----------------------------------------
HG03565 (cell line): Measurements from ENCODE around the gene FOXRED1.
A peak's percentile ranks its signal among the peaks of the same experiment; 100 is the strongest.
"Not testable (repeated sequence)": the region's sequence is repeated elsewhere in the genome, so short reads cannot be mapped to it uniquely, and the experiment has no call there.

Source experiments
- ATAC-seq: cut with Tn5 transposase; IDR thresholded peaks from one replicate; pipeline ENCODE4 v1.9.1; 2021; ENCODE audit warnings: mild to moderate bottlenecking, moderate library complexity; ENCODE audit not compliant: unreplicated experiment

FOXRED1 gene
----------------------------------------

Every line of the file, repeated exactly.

HG03565 (cell line): Measurements from ENCODE around the gene FOXRED1.
A peak's percentile ranks its signal among the peaks of the same experiment; 100 is the strongest.
"Not testable (repeated sequence)": the region's sequence is repeated elsewhere in the genome, so short reads cannot be mapped to it uniquely, and the experiment has no call there.

Source experiments
- ATAC-seq: cut with Tn5 transposase; IDR thresholded peaks from one replicate; pipeline ENCODE4 v1.9.1; 2021; ENCODE audit warnings: mild to moderate bottlenecking, moderate library complexity; ENCODE audit not compliant: unreplicated experiment

FOXRED1 gene